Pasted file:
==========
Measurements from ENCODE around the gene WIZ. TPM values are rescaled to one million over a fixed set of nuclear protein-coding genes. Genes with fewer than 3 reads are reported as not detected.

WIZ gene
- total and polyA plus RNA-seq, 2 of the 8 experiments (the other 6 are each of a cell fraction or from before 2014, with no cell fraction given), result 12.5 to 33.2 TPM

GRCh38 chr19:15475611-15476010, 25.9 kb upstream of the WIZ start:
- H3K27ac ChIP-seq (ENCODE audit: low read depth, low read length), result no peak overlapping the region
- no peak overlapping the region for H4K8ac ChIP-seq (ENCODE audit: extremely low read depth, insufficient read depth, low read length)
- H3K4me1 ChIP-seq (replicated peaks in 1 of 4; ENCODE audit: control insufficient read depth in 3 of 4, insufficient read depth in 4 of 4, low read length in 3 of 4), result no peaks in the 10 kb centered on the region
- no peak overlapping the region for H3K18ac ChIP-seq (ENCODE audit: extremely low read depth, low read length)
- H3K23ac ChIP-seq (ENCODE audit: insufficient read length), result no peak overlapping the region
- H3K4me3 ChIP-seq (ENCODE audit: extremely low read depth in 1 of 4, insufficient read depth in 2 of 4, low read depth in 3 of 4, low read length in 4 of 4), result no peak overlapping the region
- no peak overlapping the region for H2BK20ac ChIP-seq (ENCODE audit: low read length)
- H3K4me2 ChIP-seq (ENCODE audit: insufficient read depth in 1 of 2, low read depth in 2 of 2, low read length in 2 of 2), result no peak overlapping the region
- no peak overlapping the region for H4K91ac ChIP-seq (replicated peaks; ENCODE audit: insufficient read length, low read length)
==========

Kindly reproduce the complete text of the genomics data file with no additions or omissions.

Measurements from ENCODE around the gene WIZ. TPM values are rescaled to one million over a fixed set of nuclear protein-coding genes. Genes with fewer than 3 reads are reported as not detected.

WIZ gene
- total and polyA plus RNA-seq, 2 of the 8 experiments (the other 6 are each of a cell fraction or from before 2014, with no cell fraction given), result 12.5 to 33.2 TPM

GRCh38 chr19:15475611-15476010, 25.9 kb upstream of the WIZ start:
- H3K27ac ChIP-seq (ENCODE audit: low read depth, low read length), result no peak overlapping the region
- no peak overlapping the region for H4K8ac ChIP-seq (ENCODE audit: extremely low read depth, insufficient read depth, low read length)
- H3K4me1 ChIP-seq (replicated peaks in 1 of 4; ENCODE audit: control insufficient read depth in 3 of 4, insufficient read depth in 4 of 4, low read length in 3 of 4), result no peaks in the 10 kb centered on the region
- no peak overlapping the region for H3K18ac ChIP-seq (ENCODE audit: extremely low read depth, low read length)
- H3K23ac ChIP-seq (ENCODE audit: insufficient read length), result no peak overlapping the region
- H3K4me3 ChIP-seq (ENCODE audit: extremely low read depth in 1 of 4, insufficient read depth in 2 of 4, low read depth in 3 of 4, low read length in 4 of 4), result no peak overlapping the region
- no peak overlapping the region for H2BK20ac ChIP-seq (ENCODE audit: low read length)
- H3K4me2 ChIP-seq (ENCODE audit: insufficient read depth in 1 of 2, low read depth in 2 of 2, low read length in 2 of 2), result no peak overlapping the region
- no peak overlapping the region for H4K91ac ChIP-seq (replicated peaks; ENCODE audit: insufficient read length, low read length)